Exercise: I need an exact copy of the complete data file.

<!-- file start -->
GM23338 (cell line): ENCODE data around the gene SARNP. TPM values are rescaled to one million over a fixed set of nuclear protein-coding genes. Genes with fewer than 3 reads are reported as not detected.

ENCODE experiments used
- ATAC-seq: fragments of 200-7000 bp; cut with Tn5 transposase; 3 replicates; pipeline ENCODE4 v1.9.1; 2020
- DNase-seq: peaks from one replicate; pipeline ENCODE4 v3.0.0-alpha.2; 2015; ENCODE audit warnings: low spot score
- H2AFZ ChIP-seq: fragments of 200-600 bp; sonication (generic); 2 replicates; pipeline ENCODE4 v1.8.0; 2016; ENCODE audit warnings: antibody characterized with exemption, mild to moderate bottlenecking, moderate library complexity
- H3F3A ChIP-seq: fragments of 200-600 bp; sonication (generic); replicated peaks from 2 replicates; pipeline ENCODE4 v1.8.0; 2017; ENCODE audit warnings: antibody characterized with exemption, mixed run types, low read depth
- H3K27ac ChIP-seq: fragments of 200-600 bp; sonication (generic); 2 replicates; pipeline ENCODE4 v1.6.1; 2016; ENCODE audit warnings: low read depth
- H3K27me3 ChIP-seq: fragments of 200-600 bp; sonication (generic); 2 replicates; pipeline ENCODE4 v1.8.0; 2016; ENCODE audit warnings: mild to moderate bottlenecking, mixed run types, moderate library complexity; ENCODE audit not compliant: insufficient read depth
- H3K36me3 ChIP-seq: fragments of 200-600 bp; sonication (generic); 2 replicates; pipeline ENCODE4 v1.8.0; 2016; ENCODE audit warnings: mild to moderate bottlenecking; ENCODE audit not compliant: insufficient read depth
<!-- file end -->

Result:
GM23338 (cell line): ENCODE data around the gene SARNP. TPM values are rescaled to one million over a fixed set of nuclear protein-coding genes. Genes with fewer than 3 reads are reported as not detected.

ENCODE experiments used
- ATAC-seq: fragments of 200-7000 bp; cut with Tn5 transposase; 3 replicates; pipeline ENCODE4 v1.9.1; 2020
- DNase-seq: peaks from one replicate; pipeline ENCODE4 v3.0.0-alpha.2; 2015; ENCODE audit warnings: low spot score
- H2AFZ ChIP-seq: fragments of 200-600 bp; sonication (generic); 2 replicates; pipeline ENCODE4 v1.8.0; 2016; ENCODE audit warnings: antibody characterized with exemption, mild to moderate bottlenecking, moderate library complexity
- H3F3A ChIP-seq: fragments of 200-600 bp; sonication (generic); replicated peaks from 2 replicates; pipeline ENCODE4 v1.8.0; 2017; ENCODE audit warnings: antibody characterized with exemption, mixed run types, low read depth
- H3K27ac ChIP-seq: fragments of 200-600 bp; sonication (generic); 2 replicates; pipeline ENCODE4 v1.6.1; 2016; ENCODE audit warnings: low read depth
- H3K27me3 ChIP-seq: fragments of 200-600 bp; sonication (generic); 2 replicates; pipeline ENCODE4 v1.8.0; 2016; ENCODE audit warnings: mild to moderate bottlenecking, mixed run types, moderate library complexity; ENCODE audit not compliant: insufficient read depth
- H3K36me3 ChIP-seq: fragments of 200-600 bp; sonication (generic); 2 replicates; pipeline ENCODE4 v1.8.0; 2016; ENCODE audit warnings: mild to moderate bottlenecking; ENCODE audit not compliant: insufficient read depth